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Energy firms’ customer service plummets to record lows, Citizens Advice says

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Energy companies’ customer service standards have fallen to new record lows, according to Citizens Advice.

With call waiting times rising and customers saying they can’t get hold of their supplier, the average score (2.8 stars) for the Citizens Advice’s ratings table is the lowest on record.

Standards have plummeted since June 2021 when the energy market started to collapse, with millions of customers shifted to new suppliers as a result of their own provider failing.

To prevent such a scenario occurring again, UK energy regulator Ofgem recently announced tough new measures to prevent waves of suppliers from failing during future periods of price volatility.

Citizens Advice is warning the decline is happening at a time when people need good customer service the most. Between January and March 2022, the charity’s Consumer Service helpline saw more than 70,000 cases related to energy issues – a 63 per cent increase on the same period the previous year.

Even at the top of the table, standards are spiralling down. The highest score is now just 3.6 stars, compared to 3.85 in the previous quarter and 4.65 at the same time in the previous year.

Energy suppliers are obliged to help people who can’t afford their bills, but Citizens Advice warns they’ve been struggling to cope with increased demand over the past year.

The charity is particularly worried about people on prepayment meters, who are at risk of having no gas or electricity if they can’t afford to top up.

The average time to wait on the phone to speak to an energy supplier is now around six and a half minutes (391 seconds), compared to just under four minutes (224 seconds) during the same period in the previous year.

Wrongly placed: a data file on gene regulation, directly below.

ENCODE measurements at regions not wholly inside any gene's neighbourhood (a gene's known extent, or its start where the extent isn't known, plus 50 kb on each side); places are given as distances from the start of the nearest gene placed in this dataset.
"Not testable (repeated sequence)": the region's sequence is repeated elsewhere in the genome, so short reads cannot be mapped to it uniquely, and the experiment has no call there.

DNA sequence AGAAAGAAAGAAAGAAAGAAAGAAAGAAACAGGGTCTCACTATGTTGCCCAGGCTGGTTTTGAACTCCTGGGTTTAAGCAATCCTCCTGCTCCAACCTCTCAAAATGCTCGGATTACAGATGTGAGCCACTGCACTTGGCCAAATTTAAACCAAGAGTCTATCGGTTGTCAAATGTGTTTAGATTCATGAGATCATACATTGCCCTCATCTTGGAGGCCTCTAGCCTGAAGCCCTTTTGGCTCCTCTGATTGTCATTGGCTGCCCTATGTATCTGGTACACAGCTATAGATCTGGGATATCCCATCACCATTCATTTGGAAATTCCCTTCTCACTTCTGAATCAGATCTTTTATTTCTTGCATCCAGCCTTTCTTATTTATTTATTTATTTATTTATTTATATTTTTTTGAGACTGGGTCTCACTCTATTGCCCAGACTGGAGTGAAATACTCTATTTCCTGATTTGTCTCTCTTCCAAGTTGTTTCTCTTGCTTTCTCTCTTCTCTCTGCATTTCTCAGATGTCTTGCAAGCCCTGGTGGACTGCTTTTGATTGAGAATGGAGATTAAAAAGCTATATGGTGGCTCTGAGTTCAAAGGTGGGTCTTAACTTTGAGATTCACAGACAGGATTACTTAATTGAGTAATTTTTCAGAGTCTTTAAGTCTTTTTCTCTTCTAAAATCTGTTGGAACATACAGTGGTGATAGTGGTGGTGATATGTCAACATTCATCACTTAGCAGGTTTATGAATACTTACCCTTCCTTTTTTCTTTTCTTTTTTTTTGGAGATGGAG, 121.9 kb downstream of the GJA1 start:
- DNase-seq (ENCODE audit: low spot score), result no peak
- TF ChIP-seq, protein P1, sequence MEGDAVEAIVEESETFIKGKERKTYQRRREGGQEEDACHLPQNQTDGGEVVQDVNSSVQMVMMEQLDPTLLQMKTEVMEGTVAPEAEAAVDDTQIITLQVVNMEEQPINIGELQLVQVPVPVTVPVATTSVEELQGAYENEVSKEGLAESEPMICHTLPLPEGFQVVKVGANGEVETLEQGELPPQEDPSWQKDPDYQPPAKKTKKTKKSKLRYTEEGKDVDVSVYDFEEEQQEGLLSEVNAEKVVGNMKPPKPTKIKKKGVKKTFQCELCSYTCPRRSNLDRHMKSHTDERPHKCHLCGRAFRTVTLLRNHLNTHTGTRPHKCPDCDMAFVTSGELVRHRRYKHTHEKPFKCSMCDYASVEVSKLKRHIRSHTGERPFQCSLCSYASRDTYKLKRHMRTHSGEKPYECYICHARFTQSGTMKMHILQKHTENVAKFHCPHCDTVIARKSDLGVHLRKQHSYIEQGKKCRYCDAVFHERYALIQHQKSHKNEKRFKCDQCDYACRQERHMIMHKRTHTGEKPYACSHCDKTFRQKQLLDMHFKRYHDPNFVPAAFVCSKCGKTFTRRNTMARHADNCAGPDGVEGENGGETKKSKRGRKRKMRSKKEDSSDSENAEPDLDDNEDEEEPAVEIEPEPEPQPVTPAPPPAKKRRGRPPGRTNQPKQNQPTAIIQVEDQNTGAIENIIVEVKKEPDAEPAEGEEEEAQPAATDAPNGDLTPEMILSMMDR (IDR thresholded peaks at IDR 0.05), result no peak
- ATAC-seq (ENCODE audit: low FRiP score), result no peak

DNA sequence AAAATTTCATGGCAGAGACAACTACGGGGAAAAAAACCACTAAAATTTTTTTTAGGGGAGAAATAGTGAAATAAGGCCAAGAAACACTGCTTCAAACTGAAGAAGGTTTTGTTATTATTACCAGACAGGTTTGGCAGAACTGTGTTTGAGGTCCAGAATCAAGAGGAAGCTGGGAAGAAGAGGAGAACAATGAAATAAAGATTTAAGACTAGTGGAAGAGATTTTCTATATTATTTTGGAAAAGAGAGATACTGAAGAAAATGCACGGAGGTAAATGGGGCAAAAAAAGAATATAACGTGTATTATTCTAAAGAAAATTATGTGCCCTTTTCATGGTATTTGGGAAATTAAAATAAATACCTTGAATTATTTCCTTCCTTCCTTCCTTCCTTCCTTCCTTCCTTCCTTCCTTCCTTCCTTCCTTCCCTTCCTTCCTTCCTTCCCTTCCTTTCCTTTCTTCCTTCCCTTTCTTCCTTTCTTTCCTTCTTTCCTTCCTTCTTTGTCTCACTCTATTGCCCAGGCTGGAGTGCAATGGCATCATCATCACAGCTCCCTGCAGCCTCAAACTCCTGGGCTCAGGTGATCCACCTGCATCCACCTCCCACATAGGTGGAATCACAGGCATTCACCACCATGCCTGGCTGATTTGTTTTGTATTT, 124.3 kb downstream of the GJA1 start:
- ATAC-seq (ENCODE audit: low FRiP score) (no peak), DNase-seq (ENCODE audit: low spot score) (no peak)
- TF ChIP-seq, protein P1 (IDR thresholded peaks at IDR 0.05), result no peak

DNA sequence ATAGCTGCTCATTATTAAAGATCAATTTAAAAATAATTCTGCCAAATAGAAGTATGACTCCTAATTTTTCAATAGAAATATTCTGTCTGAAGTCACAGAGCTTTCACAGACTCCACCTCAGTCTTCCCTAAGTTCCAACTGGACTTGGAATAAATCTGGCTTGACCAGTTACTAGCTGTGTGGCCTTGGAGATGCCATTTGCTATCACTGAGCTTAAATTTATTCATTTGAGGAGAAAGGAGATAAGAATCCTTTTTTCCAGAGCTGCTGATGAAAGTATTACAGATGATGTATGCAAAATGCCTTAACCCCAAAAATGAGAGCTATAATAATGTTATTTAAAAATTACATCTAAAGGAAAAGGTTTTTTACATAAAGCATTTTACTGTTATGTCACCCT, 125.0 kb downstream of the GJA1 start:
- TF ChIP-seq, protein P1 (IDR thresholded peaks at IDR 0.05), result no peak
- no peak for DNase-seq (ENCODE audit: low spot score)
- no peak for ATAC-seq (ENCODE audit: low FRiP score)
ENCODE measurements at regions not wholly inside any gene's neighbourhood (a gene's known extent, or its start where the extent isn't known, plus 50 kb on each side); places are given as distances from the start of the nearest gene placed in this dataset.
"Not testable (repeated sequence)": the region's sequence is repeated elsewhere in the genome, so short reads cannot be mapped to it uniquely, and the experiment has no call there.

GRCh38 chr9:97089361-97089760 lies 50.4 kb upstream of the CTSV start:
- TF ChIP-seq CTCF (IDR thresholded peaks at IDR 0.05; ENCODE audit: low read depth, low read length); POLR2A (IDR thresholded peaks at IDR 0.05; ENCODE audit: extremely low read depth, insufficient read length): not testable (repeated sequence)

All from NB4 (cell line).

Dame Clare Moriarty, chief executive of Citizens Advice, said: “At a time when customers need all the support they can get, it’s worrying to see service performance is the worst on record. This leaves people frustrated and in the dark at the end of the phone.

“For many families on low incomes, life will get even harder when the price cap goes up again in October, despite government support.

“We recognise call centre staff are working incredibly hard to answer as many calls as possible, but energy companies must do better. This should include improving support services for people struggling the most. Ofgem should make sure suppliers are following the rules, and take action where needed.”

One of the largest energy firms to fail in recent months was Bulb, which had around 1.6 million customers when it collapsed. This meant it was too big for the government to allow it to go through the normal process that suppliers enter when they fail.

Despite being bailed out months ago, the firm has continued to be run by its co-founder Hayden Wood. But the government announced today that he would step down at the end of July while it looks for a sale of the group.

He will not be replaced, with the role being split among the remaining executive team.

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